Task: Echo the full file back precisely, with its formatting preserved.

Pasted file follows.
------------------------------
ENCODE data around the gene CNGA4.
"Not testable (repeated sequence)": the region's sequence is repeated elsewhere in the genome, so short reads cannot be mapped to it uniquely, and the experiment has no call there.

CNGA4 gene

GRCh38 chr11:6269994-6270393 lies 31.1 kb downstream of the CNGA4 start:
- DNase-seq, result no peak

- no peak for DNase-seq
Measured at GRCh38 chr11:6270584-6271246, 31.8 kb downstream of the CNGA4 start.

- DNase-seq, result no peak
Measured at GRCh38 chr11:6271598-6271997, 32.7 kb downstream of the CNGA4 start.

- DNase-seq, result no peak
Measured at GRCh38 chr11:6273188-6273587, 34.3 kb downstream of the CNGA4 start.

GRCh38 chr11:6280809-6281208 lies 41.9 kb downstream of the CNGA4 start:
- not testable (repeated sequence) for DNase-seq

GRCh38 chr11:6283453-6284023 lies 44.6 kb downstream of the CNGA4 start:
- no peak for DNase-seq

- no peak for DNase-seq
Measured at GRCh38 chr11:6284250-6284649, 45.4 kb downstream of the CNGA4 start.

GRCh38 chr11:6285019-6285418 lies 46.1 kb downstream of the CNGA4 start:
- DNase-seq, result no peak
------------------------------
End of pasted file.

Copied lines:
ENCODE data around the gene CNGA4.
"Not testable (repeated sequence)": the region's sequence is repeated elsewhere in the genome, so short reads cannot be mapped to it uniquely, and the experiment has no call there.

CNGA4 gene

GRCh38 chr11:6269994-6270393 lies 31.1 kb downstream of the CNGA4 start:
- DNase-seq, result no peak

- no peak for DNase-seq
Measured at GRCh38 chr11:6270584-6271246, 31.8 kb downstream of the CNGA4 start.

- DNase-seq, result no peak
Measured at GRCh38 chr11:6271598-6271997, 32.7 kb downstream of the CNGA4 start.

- DNase-seq, result no peak
Measured at GRCh38 chr11:6273188-6273587, 34.3 kb downstream of the CNGA4 start.

GRCh38 chr11:6280809-6281208 lies 41.9 kb downstream of the CNGA4 start:
- not testable (repeated sequence) for DNase-seq

GRCh38 chr11:6283453-6284023 lies 44.6 kb downstream of the CNGA4 start:
- no peak for DNase-seq

- no peak for DNase-seq
Measured at GRCh38 chr11:6284250-6284649, 45.4 kb downstream of the CNGA4 start.

GRCh38 chr11:6285019-6285418 lies 46.1 kb downstream of the CNGA4 start:
- DNase-seq, result no peak